The Long Reach of the Indian Government
This blog was written by Cherry Bird, Country Coordinator for India.
In the period just before the fourth anniversary of the revocation of article 370, which deprived Kashmir of its status as India’s only Muslim majority state, downgrading it to two Union Territories ruled directly from Delhi, Kashmiri activists noticed a significant increase in levels of harassment. Anyone involved in journalism and the media, or any form of activism that overtly or covertly criticises the Indian government, is used to experiencing harassment if they step beyond some defined line, perhaps because they have written a critical piece for a journal or posted on social media, or chaired or been part of a meeting discussing “sensitive” issues. Often this begins with “warnings”, such as phone calls from people purporting to be members of the BJP governing party but not identifying themselves, or vague posts on social media spreading rumours about their professional competence or morals (used especially in the case of women activists). It is an interesting indication of human adaptability and bravery, that these activists have learned to assess how far they can push the envelope without attracting more serious consequences, rather like playing ping pong with a tiger.
This time however, there were no warnings. In the space of a few weeks 98 journalists had their passports suspended and a number had their houses or offices raided by the authorities. Others were rounded up and held for questioning at police stations. Even those based in UK or US who travel regularly to India and/ or Kashmir experienced various measures – a common one being suspension of the visa free access granted to Indians settled in foreign countries, enabling them to easily move back and forth to visit relatives or carry out business.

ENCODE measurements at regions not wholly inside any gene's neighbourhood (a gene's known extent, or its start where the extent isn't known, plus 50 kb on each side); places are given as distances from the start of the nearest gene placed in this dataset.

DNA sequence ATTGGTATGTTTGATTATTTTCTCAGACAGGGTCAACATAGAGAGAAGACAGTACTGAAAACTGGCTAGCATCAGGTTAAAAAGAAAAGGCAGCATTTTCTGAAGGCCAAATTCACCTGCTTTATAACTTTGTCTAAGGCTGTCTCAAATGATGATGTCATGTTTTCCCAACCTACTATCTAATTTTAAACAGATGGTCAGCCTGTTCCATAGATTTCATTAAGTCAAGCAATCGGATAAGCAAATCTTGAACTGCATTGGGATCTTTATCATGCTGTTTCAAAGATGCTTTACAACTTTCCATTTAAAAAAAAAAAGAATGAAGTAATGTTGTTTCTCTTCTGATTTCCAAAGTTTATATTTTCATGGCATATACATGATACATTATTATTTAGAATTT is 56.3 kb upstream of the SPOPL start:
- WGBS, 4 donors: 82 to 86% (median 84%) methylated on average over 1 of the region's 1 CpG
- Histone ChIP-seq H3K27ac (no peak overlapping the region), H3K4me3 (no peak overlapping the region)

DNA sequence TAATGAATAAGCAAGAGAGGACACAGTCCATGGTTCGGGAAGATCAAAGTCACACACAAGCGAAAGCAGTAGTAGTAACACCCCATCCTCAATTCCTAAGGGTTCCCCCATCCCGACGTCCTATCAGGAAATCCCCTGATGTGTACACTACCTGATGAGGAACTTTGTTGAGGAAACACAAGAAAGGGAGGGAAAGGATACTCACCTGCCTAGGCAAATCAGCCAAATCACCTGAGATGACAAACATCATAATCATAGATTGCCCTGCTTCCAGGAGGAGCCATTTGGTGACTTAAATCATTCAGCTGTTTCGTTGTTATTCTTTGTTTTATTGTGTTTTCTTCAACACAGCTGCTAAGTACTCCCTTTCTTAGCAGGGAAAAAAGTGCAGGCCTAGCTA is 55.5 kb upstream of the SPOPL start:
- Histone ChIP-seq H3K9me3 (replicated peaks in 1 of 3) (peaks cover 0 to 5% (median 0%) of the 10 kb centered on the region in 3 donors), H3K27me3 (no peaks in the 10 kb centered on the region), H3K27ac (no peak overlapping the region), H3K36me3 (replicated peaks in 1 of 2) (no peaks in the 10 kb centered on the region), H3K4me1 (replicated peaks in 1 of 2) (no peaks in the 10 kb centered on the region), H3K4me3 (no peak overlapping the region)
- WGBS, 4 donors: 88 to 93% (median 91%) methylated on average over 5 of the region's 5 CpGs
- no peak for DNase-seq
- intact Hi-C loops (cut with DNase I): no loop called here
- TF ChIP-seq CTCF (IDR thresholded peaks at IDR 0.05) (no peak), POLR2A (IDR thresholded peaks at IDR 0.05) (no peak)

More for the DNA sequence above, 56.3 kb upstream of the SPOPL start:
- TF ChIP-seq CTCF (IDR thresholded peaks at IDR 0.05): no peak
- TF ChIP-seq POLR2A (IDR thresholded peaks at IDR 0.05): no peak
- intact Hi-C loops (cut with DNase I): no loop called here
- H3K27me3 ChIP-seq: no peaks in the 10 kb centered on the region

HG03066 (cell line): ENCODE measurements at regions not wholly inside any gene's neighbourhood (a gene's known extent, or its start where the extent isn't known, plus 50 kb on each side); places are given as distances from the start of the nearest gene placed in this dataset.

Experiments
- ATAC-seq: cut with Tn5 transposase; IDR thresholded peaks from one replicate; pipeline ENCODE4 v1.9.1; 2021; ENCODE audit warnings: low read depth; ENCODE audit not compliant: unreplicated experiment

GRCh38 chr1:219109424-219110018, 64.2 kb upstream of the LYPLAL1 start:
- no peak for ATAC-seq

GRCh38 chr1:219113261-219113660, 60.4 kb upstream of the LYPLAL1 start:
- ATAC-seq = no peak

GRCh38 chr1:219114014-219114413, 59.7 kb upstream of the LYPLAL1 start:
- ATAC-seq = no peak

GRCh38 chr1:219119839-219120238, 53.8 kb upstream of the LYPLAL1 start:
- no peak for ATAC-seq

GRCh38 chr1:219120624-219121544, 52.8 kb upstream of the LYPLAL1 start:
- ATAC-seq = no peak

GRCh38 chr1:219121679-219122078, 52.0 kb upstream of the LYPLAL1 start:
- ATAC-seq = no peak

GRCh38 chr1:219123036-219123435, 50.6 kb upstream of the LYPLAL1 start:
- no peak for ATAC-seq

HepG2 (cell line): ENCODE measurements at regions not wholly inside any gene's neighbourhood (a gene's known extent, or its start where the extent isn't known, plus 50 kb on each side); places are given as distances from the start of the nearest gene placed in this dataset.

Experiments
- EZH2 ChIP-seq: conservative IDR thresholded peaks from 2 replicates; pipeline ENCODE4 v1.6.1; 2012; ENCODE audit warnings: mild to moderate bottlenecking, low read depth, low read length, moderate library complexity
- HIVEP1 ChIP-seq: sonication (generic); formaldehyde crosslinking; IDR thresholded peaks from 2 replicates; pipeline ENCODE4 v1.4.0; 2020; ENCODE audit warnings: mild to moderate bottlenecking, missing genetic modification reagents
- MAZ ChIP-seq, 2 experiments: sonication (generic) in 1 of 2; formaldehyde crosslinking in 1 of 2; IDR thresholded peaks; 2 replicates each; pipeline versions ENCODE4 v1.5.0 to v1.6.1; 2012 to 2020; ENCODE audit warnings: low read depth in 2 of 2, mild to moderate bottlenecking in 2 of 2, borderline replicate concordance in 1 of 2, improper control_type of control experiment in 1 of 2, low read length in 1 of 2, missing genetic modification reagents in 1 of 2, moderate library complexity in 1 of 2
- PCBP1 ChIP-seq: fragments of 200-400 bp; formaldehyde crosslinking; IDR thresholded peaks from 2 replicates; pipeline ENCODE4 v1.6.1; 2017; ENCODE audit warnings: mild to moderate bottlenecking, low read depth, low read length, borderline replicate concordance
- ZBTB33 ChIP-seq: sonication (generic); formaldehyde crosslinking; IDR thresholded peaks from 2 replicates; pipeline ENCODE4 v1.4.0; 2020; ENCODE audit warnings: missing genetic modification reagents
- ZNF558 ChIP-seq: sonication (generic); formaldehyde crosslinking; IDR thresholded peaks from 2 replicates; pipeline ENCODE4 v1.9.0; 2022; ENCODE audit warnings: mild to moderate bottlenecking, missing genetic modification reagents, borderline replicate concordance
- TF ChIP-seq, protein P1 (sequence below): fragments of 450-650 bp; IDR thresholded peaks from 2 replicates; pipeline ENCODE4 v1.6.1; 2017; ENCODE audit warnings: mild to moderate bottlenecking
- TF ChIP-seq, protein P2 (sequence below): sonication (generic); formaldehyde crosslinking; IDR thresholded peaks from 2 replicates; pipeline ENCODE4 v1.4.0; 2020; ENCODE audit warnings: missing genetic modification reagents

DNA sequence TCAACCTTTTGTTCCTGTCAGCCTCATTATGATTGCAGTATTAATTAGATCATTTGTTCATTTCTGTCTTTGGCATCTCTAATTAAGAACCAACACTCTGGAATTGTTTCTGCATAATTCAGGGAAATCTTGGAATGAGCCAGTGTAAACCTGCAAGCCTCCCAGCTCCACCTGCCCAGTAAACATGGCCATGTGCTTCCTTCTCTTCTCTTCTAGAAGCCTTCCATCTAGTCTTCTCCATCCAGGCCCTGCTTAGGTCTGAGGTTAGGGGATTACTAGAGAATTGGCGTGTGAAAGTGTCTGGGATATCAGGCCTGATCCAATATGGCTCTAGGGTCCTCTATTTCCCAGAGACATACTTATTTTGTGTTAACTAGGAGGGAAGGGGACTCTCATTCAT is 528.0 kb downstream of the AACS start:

A number of high profile Kashmiri journalists are currently languishing in jail because the Indian government views them as a serious threat. They include Asif Sultan (see photo), arrested in 2018 after he wrote an article about militants. Fahad Shah, who edited a digital magazine, arrested in February 2022, accused of "propagating terror" and freelance journalist Sajad Gul arrested a month earlier, soon after he posted a video on social media showing locals shouting anti-India slogans. Khurram Parvez, the co-founder of Jammu and Kashmir Coalition of Civil Society (JKCCS), which has done enormous amounts of human rights work in Kashmir, has been in jail since November 2018.
The latest journalist arrest was in March this year. Irfan Meraj, whose work has appeared in international outlets, is accused of having links with terrorist funding, in a case that that alleges NGOs, including JKCCS, received funds from extremist organisations through illegal means. In August Parvez Imroz’s house was raided by the National Investigation Agency (NIA) and his mobile phone confiscated, linked with the same case. He has been summoned to appear before the NIA, which often leads to detention, so he is at imminent risk.
In each of these cases, the NIA has invoked the Unlawful Activities (Prevention) Act – India’s primary counter-terrorism law, which enables them to detain people indefinitely and to refuse bail. A recent BBC World service report on Kashmir (read here) highlighted the increasing lack of media freedom, following a year-long investigation of accusations that the Indian government is running a systematic campaign to intimidate and silence the press in the region. The journalists they spoke to all see the government's actions against other journalists as a warning to them and only agreed to meet anonymously and in secret, for fear of reprisals.
With elections next year and the fifth anniversary of the revocation of article 370 in August, the widespread expectation is that things will get worse. It also is very clear the US and other western powers are not willing to criticise India as it is too useful as a bridge with Russia and a huge potential market for much needed trade agreements.
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Our blogs are written by Amnesty International staff, volunteers and other interested individuals, to encourage debate around human rights issues. They do not necessarily represent the views of Amnesty International.